Zigrand, Jean-Pierre and Danielsson, Jon (2001) What happens when you regulate risk?: evidence from a simple equilibrium model. Discussion paper, 393. Financial Markets Group, London School of Economics and Political Science, London, UK.
Download (741Kb) | Preview
The implications of Value-at-Risk regulations are analyzed in a CARA-normal general equilibrium model. Financial institutions are heterogeneous in risk preferences, wealth and the degree of supervision. Regulatory risk constraints lower the probability of one form of a systemic crisis, at the expense of more volatile asset prices, less liquidity, and the amplification of downward price movements. This can be viewed as a consequence of the endogenously changing risk appetite of financial institutions induced by the regulatory constraints. Finally, the Value-at-Risk constraints may prevent market clearing altogether. The role of unregulated institutions (hedge-funds) is considered. The findings are illustrated with an application to the 1987 and 1998 crises.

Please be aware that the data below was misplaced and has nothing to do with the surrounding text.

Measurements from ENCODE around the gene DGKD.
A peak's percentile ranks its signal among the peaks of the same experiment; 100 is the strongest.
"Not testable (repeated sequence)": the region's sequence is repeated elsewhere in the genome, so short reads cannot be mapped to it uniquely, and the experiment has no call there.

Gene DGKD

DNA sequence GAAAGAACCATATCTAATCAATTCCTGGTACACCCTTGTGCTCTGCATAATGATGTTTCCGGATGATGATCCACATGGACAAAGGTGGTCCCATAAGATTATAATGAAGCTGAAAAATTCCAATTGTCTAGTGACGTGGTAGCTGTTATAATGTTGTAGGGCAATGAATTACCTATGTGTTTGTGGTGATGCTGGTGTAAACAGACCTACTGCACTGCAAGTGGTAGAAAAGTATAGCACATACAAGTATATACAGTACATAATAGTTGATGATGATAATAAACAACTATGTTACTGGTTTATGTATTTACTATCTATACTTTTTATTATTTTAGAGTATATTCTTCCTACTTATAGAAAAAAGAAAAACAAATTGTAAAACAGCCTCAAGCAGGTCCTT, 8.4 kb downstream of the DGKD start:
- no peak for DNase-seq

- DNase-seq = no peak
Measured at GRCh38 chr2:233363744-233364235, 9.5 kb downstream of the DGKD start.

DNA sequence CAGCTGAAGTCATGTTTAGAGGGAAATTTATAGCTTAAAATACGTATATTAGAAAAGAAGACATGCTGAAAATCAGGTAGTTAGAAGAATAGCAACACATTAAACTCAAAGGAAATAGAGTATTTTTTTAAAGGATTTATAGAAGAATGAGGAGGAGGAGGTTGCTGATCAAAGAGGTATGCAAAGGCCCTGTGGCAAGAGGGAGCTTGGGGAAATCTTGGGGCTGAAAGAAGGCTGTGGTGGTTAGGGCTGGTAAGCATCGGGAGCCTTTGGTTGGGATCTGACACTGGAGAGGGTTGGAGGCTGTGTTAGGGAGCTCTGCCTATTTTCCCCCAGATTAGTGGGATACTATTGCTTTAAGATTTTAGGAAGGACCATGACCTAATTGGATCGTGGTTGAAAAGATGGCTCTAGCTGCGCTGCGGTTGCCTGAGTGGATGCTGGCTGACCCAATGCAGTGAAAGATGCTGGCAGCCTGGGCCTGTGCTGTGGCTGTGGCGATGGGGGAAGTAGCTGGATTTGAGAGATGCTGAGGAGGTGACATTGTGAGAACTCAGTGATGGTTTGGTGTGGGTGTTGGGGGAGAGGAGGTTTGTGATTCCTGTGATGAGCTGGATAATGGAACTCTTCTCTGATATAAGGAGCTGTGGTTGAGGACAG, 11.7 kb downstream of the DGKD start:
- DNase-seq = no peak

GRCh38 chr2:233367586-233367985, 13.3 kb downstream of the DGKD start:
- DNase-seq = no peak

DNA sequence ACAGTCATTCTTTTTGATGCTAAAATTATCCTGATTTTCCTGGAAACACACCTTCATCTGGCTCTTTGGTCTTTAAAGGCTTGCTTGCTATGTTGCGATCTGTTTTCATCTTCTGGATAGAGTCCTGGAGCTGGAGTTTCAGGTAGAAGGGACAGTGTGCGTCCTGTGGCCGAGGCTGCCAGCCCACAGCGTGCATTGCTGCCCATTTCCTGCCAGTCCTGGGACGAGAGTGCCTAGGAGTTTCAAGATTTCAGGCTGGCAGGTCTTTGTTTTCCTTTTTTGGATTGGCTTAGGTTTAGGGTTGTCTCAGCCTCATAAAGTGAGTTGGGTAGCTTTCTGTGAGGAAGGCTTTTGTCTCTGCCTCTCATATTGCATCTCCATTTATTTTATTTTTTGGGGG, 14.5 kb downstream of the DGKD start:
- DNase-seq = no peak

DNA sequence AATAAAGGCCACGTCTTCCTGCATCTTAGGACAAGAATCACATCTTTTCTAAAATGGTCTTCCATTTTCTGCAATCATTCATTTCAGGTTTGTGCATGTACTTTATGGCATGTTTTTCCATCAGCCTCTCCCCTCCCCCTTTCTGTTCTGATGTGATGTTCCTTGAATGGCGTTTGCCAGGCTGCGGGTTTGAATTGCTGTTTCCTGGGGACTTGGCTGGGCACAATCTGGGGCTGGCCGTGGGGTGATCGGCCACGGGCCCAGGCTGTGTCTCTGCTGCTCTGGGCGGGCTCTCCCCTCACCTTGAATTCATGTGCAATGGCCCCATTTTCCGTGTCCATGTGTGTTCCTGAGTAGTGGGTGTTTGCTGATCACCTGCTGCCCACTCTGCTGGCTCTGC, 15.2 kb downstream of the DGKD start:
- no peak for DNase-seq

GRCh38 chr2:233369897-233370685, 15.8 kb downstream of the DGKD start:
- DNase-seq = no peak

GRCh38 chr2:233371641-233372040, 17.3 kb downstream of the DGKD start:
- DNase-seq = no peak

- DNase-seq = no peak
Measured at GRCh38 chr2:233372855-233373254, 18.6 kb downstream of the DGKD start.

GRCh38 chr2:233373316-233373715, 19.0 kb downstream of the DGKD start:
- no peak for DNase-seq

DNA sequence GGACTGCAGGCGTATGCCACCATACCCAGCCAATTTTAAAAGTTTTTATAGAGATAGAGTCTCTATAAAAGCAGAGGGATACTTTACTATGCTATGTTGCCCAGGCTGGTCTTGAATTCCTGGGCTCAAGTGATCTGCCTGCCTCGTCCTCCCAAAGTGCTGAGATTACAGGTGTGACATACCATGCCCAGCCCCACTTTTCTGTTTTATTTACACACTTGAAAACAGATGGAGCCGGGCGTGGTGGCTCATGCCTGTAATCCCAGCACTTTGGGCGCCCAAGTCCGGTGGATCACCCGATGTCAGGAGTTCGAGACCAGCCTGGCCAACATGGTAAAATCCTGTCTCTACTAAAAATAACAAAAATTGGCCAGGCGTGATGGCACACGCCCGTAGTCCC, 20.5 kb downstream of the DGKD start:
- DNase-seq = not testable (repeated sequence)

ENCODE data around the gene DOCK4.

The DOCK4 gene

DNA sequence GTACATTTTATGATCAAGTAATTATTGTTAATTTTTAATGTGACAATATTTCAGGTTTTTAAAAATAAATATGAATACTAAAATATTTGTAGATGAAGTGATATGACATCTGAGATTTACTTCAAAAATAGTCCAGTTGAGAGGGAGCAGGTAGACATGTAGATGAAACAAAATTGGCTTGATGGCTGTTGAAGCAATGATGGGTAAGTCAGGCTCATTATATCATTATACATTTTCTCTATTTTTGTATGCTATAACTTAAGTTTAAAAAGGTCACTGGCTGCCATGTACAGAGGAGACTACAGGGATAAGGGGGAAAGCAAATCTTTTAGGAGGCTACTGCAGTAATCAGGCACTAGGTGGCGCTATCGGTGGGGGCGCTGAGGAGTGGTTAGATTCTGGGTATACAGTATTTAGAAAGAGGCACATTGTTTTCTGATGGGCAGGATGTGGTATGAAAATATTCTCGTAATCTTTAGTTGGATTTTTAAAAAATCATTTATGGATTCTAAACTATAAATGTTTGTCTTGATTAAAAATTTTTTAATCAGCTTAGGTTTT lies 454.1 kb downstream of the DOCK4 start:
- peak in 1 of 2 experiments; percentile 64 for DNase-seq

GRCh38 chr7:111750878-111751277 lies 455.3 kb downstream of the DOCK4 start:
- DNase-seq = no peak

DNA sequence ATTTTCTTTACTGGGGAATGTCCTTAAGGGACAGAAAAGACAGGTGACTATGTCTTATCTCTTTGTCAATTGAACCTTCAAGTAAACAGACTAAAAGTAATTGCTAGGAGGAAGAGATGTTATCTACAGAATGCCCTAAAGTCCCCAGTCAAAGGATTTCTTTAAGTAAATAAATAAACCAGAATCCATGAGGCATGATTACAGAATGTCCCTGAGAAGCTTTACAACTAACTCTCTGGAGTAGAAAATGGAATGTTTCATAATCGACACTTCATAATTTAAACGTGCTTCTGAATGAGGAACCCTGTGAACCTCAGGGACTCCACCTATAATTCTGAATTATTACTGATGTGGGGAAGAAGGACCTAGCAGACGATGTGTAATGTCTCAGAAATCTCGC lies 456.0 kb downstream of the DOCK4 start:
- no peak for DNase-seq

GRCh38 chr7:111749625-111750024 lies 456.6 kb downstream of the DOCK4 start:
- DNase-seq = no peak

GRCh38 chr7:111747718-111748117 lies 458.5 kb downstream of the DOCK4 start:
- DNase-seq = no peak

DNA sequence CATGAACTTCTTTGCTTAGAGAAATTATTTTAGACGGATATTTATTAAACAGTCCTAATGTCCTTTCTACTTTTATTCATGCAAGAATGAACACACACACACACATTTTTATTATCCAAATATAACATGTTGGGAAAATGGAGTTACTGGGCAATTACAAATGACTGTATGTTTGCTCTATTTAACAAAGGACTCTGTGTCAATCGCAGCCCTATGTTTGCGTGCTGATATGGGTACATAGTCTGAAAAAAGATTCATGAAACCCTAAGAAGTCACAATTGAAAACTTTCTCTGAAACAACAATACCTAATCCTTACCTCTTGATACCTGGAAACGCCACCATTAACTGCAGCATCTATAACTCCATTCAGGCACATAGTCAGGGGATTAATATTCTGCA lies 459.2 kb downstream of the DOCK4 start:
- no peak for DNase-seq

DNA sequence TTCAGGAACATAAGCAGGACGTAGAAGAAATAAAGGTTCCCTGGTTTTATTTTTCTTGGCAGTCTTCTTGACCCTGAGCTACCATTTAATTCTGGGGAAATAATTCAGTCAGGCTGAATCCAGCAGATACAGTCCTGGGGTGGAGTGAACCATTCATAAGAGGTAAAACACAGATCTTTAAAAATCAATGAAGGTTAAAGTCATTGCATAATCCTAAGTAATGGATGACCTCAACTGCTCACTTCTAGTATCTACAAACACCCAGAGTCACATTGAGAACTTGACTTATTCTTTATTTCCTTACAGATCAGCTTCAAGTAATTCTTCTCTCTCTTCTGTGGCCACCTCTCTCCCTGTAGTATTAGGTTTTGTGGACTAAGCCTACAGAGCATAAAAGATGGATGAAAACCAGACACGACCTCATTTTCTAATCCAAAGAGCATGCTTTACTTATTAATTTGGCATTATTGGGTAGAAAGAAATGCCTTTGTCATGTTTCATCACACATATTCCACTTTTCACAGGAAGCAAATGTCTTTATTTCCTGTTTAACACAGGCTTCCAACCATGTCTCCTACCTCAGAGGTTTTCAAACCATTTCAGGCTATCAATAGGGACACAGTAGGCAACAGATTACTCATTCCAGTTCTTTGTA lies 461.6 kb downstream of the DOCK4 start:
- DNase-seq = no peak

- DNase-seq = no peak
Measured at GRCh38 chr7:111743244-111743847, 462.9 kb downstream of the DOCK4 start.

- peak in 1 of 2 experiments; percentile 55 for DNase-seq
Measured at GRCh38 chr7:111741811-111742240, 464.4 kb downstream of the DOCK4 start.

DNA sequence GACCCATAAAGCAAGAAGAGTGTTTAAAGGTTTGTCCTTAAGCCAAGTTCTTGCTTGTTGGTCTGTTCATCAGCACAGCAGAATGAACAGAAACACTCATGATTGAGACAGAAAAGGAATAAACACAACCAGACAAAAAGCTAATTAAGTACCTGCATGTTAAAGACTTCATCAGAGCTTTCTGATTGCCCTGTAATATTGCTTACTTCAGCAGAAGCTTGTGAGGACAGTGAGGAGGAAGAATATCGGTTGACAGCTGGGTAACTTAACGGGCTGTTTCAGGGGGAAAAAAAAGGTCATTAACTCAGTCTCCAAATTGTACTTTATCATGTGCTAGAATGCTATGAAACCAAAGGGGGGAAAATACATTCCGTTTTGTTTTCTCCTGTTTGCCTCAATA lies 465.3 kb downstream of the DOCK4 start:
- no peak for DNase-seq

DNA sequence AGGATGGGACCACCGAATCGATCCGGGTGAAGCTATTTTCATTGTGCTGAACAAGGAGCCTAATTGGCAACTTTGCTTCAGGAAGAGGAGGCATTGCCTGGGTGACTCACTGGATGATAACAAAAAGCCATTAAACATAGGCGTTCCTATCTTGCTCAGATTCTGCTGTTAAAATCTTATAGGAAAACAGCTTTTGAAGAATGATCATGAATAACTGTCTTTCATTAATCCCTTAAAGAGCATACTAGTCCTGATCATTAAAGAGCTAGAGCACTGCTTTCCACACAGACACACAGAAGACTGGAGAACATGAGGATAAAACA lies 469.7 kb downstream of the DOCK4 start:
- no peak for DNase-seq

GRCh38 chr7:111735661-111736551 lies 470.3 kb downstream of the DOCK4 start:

Actions (login required)
|Record administration - authorised staff only|